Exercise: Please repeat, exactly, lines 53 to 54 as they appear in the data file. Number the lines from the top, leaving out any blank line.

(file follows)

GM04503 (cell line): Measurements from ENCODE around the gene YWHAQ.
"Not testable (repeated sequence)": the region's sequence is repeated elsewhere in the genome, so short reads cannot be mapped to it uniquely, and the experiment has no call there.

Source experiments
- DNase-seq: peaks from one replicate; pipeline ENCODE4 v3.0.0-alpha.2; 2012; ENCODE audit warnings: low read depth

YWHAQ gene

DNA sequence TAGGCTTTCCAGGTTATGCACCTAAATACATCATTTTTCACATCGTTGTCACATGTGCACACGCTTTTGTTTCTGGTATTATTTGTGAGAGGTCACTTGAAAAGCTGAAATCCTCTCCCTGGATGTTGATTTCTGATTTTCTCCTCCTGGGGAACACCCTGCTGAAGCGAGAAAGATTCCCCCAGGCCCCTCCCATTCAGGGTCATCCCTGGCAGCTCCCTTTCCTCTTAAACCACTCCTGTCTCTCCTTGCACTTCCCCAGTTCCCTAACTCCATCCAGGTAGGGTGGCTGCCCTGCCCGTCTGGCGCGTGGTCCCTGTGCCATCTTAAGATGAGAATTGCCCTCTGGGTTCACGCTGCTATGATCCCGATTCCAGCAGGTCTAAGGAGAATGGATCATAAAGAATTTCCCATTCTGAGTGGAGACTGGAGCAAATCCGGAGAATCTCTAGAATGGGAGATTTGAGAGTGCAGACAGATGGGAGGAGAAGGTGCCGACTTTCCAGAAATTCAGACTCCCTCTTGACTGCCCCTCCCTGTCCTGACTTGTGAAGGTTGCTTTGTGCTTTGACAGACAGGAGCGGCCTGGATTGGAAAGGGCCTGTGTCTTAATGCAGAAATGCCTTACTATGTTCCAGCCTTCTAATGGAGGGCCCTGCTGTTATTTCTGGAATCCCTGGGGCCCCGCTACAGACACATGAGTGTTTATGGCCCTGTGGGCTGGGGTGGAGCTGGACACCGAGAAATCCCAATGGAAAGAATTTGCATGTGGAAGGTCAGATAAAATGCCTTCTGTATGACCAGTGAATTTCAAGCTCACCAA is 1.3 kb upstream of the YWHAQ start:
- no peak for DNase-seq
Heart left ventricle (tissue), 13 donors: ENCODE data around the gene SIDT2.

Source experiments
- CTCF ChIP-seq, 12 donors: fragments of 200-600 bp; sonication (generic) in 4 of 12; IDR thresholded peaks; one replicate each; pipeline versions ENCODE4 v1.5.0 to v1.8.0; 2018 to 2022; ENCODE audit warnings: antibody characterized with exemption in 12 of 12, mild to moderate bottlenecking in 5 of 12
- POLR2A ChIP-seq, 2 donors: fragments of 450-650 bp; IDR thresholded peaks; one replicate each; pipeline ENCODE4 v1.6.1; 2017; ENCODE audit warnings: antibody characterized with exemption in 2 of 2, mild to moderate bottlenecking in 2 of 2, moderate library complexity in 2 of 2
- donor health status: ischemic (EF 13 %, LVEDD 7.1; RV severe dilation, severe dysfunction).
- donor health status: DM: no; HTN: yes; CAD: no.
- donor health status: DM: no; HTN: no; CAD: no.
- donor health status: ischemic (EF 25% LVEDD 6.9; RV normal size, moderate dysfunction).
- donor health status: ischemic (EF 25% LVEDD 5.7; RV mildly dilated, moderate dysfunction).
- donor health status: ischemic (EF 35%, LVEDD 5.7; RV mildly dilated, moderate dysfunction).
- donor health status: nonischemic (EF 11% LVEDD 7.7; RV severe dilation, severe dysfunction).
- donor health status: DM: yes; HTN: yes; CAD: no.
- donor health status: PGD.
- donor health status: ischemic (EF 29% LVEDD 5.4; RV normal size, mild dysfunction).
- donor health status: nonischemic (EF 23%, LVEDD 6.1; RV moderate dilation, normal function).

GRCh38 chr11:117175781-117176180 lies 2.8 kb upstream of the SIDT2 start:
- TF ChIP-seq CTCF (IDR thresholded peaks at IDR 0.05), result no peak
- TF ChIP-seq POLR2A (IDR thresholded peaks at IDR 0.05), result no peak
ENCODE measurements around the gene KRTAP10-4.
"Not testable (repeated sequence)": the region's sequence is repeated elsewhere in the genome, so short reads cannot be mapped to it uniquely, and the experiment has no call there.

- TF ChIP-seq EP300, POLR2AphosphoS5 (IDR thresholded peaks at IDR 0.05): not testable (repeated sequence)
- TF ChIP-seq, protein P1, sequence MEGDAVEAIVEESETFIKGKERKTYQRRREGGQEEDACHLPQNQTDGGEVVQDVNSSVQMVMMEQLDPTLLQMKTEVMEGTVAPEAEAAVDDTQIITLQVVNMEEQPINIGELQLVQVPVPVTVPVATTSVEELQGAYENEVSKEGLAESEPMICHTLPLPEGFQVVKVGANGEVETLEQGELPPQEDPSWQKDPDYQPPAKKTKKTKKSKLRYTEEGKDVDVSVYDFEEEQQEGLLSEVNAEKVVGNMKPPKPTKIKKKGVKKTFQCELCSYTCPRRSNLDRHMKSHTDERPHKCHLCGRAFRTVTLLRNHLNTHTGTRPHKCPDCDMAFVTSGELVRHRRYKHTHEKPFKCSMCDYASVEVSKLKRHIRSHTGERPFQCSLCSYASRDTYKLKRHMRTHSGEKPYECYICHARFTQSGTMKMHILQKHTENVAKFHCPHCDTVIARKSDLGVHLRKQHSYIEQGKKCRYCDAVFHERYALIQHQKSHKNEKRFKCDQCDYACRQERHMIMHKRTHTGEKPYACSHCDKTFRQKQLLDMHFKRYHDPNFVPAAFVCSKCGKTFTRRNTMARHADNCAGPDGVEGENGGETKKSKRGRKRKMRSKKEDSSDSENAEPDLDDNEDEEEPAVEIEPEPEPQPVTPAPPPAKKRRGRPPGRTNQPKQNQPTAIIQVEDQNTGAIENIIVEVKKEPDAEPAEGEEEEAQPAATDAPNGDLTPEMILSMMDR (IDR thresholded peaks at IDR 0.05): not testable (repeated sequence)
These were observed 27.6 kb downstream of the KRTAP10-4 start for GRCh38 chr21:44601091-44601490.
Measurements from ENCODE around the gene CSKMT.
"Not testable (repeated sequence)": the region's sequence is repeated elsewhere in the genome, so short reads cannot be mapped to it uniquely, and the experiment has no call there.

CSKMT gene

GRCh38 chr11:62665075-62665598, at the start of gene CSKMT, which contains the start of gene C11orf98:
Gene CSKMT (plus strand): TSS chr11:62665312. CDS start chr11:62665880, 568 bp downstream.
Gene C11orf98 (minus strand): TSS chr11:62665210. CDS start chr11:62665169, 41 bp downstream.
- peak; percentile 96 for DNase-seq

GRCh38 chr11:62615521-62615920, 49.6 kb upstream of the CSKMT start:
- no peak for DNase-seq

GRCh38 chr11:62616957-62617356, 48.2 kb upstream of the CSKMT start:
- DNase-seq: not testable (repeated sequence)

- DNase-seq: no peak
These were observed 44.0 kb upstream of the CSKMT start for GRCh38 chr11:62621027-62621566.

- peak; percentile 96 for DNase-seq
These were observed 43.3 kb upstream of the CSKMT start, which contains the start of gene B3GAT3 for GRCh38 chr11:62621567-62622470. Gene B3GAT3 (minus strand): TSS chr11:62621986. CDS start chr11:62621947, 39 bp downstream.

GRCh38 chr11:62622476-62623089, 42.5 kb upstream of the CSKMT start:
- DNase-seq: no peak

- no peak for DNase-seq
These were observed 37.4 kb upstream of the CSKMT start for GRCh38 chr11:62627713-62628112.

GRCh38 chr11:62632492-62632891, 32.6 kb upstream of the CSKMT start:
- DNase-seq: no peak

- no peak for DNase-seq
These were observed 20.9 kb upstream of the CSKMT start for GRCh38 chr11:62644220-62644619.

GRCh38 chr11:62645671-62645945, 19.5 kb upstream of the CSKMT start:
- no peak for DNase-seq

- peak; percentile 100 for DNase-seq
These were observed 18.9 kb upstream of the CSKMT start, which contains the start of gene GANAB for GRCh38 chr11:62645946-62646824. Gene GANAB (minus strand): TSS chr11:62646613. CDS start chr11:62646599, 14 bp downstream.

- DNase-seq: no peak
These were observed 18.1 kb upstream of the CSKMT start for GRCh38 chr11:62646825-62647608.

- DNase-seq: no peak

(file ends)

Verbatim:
These were observed 20.9 kb upstream of the CSKMT start for GRCh38 chr11:62644220-62644619.

GRCh38 chr11:62645671-62645945, 19.5 kb upstream of the CSKMT start: